A Feast of Astonishments: Charlotte Moorman and the Avant-Garde, 1960s-1980s

Date Film Time
1/14 Breaking the Frame FREE 7 pm
2/4 Paul Sharits 7 pm
2/5 Films by Paul Sharits FREE 7 pm
2/11 The Aesthetic Of Decay: Jack Smith & Dick Higgins’ New York 7 pm
2/12 Aldo Tambellini's Black Film series 7 pm
2/13 Andy Warhol's Chelsea Girls 12:30 pm

In conjunction with the Block Museum’s groundbreaking exhibition A Feast of Astonishments: Charlotte Moorman and the Avant-Garde, 1960s-1980s, Block Cinema highlights Charlotte Moorman’s critical role in promoting and championing nontraditional media. The fifteen avant-garde festivals she organized between 1963 and 1980 featured countless works by her peers that would go on to be recognized as classics in the history of experimental cinema. The series features documentaries on artists Carolee Schneemann and Paul Sharits, as well as short films by Sharits, Dick Higgins, Jack Smith, and Aldo Tambellini. The final screening, Andy Warhol’s underground epic The Chelsea Girls, captures the wild spirit and energy of downtown New York City in the mid-1960s.

Breaking the Frame

Thursday, January 14, 2016 7:00 PM FREE
(Marielle Nitoslawska, 2014, US, DCP, 100 min.)

Filmmaker Marielle Nitoslawska’s feature-length documentary Breaking the Frame is a sensitive and insightful profile of radical New York artist Carolee Schneemann. A pioneer of performance, body art, and avant-garde cinema, Schneemann has been challenging assumptions about feminism, gender, sexuality, and identity in the art world for five decades. The collaged and diaristic quality of Schneemann’s own, very personal, approach to cinema is mirrored in Nitoslawska’s intimate portrait of the artist.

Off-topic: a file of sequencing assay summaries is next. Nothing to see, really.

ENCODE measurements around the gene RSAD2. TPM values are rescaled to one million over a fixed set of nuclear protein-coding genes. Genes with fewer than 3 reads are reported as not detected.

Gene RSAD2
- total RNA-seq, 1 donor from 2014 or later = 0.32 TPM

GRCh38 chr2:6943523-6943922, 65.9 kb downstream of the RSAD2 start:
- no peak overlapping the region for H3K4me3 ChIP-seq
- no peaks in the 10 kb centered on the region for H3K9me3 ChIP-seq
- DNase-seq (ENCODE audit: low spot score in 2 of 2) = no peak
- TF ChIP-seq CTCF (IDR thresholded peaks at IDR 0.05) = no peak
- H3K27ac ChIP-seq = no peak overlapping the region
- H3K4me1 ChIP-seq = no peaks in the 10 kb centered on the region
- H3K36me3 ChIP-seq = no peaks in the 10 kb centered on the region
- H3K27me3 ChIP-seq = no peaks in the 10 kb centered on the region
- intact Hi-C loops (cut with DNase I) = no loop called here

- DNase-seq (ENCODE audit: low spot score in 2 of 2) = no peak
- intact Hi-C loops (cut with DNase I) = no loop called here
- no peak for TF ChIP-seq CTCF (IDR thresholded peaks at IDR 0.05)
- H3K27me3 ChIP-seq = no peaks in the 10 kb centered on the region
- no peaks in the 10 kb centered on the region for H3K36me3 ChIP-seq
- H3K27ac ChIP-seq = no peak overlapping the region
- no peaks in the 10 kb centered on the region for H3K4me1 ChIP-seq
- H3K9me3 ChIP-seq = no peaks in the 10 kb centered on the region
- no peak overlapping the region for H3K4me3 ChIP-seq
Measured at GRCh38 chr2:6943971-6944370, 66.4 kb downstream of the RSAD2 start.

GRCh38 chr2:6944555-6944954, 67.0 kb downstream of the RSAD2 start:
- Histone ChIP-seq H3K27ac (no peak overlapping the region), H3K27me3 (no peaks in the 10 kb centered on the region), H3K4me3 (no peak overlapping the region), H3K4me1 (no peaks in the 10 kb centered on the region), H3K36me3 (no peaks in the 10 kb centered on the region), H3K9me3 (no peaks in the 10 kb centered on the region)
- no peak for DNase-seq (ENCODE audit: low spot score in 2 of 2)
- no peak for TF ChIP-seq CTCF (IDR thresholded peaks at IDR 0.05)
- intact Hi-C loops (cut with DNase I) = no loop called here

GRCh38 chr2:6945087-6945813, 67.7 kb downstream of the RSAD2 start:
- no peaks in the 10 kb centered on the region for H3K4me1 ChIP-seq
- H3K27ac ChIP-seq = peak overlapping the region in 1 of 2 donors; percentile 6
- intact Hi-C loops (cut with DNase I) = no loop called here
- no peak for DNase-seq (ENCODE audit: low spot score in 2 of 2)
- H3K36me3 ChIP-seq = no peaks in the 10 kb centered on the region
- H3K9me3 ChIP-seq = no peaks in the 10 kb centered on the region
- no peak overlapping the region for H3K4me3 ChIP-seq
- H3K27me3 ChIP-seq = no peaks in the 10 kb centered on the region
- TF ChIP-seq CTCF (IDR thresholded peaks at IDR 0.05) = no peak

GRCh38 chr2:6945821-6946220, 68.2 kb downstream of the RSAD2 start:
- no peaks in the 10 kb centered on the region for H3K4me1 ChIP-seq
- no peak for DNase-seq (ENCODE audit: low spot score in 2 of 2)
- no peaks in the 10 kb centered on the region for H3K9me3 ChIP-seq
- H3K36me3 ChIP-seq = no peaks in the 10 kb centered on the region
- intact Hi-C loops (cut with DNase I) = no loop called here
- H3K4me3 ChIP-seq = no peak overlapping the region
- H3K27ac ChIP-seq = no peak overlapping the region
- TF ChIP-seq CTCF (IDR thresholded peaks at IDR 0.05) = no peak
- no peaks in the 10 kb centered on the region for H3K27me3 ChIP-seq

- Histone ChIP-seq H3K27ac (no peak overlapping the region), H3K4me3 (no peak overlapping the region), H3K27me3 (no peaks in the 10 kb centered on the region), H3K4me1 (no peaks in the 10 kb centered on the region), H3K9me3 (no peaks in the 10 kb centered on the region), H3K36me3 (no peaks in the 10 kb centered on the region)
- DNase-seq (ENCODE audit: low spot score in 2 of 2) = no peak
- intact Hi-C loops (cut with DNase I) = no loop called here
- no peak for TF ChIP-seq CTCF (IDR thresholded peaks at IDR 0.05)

In Person: Carolee Schneemann

Paul Sharits

Thursday, February 4, 2016 7:00 PM
(François Miron, 2015, Canada, DCP, 85 min.)

François Miron’s feature length documentary on experimental filmmaker Paul Sharits is a long-overdue examination of the profound and lasting impact of this legendary artist. Sharits was best known for his work with color and light and for his exploration of the film strip as a series of discrete images in his “flicker films” from the 1960s and 70s. Miron sketches the portrait of a tormented, deeply romantic artist, always courting disaster but also cursed by an inherited mental condition. The reconstruction of a tragic career is animated with ample illustrations combined with home movies and other rarely seen archival materials.

Films by Paul Sharits

Friday, February 5, 2016 7:00 PM FREE

Word Movie (Flux Film 29) (1966, US, digital, 4 min.); Episodic Generation (1978, US, 16mm single-screen version of four-screen installation piece, 30 min.); Razor Blades (1965-68, US, 16mm double projection, 25 min.)